(also known as my favourite cake of all time)
So if you follow me on the ‘gram or are a friend of mine on Facebook you might have noticed that I haven’t been posting a lot of cake recently and instead I’ve been documenting my one woman battle to save the planet. I have started a compost bin, I’ve switched to solid dish soap (ok except in times of great greasy distress), I’ve passively protested at my local Countdown by leaving plastic film on the shelf, I’ve emailed my favourite brands asking them to give me better planet friendly packaging options, I’ve switched to tree free toilet paper and I am currently in the process of sourcing sturdy cotton dish cloths to replace my microfibre ones which are apparently leeching their microplastics into our waterways!
I’m trying but it is really hard to make good choices. I have been trying to reduce my plastic waste but often having food items wrapped in plastic is unavoidable and more times than not more cost effective than the naked alternative (like how is that a thing?). I have my favourite skin and haircare brands but even when purchased in bulk each bottle comes in a new pump bottle or spray nozzle. I’ve tried emailing but companies just haven’t caught up with the play.
Then there are the trade offs. If I switch to paper what is that doing to the trees? What is the water cost of this product vs that product. How much waste was produced during manufacturing? Take switching out red meat for a diet high in nuts; while you don’t have the waterway pollution and greenhouse gases produced in rearing cattle you have grown almonds which require lots of water to grow and then get shipped all the way over here from far yonder.
Being ‘eco’ conscious can also be rather price prohibitive. Visiting one of those refillery places can set you back mega bucks for pantry staples and when refill products for cleaning products are more expensive than the original trigger packaging (yes I am looking at you Countdown) of course consumers are going to be swayed by price. Flip I bought some plastic free dental floss the other day and 30m set me back $9!
Sometimes it also feels like no matter what you do it won’t make a difference. I try really hard and then the other day I heard a bunch of reasonably affluent men (I say reasonably affluent because we were up a mountain where we are all members of a ski club standing next to their row of brand new European cars so it can be a fair assumption) bragging about how when their woollen ski socks get a hole in them they just take them back and replace them year on year and how bloody clever they were for doing it. They laughed at me when I said that wasn’t very sustainable and suggested they try darning them instead (or you know buying better ski socks). They are the demographic who can afford to be conscious consumers but couldn’t give a flying fat rats arse on their impact on the planet that they leave to their children.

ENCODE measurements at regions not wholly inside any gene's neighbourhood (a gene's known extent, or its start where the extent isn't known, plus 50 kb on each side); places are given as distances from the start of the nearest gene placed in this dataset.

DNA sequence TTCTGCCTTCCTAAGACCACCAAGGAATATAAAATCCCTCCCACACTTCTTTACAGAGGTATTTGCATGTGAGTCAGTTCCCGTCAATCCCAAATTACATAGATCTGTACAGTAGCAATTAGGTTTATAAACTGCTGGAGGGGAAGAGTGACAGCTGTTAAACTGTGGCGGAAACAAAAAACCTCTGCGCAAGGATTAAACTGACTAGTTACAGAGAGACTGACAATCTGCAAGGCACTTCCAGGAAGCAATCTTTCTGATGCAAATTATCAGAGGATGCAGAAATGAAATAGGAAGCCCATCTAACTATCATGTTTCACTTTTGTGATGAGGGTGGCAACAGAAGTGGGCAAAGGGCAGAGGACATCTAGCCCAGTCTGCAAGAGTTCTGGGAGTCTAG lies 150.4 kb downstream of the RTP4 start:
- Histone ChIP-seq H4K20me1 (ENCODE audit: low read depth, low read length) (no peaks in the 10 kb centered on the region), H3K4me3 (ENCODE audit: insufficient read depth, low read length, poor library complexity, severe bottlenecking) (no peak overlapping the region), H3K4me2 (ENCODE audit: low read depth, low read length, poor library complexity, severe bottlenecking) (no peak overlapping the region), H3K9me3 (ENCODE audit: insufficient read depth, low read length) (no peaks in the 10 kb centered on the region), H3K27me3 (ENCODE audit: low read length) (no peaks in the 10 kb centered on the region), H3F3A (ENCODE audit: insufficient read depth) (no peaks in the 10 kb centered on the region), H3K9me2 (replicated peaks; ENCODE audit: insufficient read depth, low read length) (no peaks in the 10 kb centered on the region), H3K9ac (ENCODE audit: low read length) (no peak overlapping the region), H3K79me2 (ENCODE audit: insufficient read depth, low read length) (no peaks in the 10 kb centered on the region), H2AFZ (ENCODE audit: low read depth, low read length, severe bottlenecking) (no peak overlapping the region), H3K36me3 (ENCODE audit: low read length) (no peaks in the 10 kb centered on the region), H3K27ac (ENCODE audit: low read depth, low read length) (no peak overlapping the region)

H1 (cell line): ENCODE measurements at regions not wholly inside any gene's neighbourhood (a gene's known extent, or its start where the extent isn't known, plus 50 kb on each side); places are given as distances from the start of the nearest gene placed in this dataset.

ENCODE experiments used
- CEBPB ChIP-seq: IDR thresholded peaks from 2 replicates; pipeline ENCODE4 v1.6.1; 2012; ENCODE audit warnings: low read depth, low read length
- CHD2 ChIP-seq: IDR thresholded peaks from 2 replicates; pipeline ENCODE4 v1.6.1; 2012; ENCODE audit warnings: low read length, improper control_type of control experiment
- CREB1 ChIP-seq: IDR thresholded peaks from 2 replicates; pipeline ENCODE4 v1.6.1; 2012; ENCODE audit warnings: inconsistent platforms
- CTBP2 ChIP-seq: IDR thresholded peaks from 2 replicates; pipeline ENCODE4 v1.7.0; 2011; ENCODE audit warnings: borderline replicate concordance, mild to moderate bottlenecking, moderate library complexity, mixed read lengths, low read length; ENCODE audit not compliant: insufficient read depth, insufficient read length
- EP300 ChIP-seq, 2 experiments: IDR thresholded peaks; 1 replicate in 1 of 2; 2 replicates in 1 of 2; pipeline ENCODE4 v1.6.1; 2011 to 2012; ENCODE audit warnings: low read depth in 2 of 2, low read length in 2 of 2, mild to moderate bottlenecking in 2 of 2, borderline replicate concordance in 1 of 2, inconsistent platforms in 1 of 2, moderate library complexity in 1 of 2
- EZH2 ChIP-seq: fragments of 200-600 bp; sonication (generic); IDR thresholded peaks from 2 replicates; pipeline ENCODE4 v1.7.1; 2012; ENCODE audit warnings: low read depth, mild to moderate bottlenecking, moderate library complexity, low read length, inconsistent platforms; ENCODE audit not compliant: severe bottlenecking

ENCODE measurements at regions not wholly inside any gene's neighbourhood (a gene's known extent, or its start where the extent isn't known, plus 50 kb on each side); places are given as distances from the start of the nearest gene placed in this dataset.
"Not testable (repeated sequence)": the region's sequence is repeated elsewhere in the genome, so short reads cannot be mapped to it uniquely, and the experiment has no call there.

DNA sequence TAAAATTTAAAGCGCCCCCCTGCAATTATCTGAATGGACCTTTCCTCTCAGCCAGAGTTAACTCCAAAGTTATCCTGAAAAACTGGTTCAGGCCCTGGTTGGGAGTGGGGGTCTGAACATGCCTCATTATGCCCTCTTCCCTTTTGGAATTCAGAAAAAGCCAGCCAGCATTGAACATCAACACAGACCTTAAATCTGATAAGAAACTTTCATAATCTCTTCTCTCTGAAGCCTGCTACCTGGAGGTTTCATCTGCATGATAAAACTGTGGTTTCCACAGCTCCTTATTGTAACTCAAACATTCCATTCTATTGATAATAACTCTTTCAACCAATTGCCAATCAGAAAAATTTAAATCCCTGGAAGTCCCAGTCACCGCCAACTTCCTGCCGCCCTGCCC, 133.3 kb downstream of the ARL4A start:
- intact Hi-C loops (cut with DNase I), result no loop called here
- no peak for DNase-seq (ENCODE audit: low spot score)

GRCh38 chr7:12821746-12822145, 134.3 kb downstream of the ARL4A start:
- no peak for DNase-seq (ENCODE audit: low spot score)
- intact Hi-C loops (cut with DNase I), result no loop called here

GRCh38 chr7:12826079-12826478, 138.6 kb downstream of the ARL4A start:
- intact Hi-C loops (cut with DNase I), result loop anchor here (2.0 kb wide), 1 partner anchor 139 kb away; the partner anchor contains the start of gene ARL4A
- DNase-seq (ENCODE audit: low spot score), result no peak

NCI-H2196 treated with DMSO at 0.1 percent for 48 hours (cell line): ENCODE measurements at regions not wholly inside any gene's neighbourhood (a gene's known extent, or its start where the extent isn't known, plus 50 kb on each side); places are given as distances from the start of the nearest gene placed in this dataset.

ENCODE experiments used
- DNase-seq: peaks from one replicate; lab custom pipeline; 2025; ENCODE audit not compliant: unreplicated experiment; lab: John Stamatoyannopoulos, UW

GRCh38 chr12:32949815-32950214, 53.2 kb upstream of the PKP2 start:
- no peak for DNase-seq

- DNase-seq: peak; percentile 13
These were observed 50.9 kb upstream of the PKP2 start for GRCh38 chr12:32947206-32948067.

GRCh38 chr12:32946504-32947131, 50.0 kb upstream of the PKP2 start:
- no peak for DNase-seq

So enough ranting. I came up with a list of ways you can reduce your impact without forking out a butt load of money or going stupidly out of your way. I hope it helps.
Buy loose produce from a fruit and vege shop and use reusable produce bags. A no brainer but it is so easy to buy a convenient pre bagged load of carrots or onions.
If you’ve got a butcher or your supermarket has one keep a couple of spare plastic containers with your shopping bags and get them to weigh your meat directly into them. Bonus is that you don’t have to buy a huge pack if you don’t need it and it might help you to reduce your overall meat consumption.
If you can afford it switch your toilet paper to tree free TP - not only will you reduce the number of trees that you flush down the loo but upon ordering you will have dozens of toilet puns thrust at your inbox PLUS you’ll have snazzy displayable toilet rolls PLUS you don’t have to awkwardly carry loo paper out of the super market ever again!
Buy refill packs. I recently found out that Eco store sell 5L refills of their cleaning products online. So not only is it cheaper to buy bulk in the long run the plastic used to make their packaging comes from sugar cane and is totally recyclable. Added bonus is that if you are a Southern Cross member you get 15% off always (log in to your profile to find the code).
Bring a reusable vessel with you next time you get coffee or sushi. My local sushi shop is more than happy to fill my click clack with tasty treats. Store a bottle of soy sauce in your work fridge so you can say no to small packets of soy sauce too. I am going to buy reusable chop sticks for our work cutlery drawer too.
Say no to straws and lids at Maccas. Use the cup like a grown up.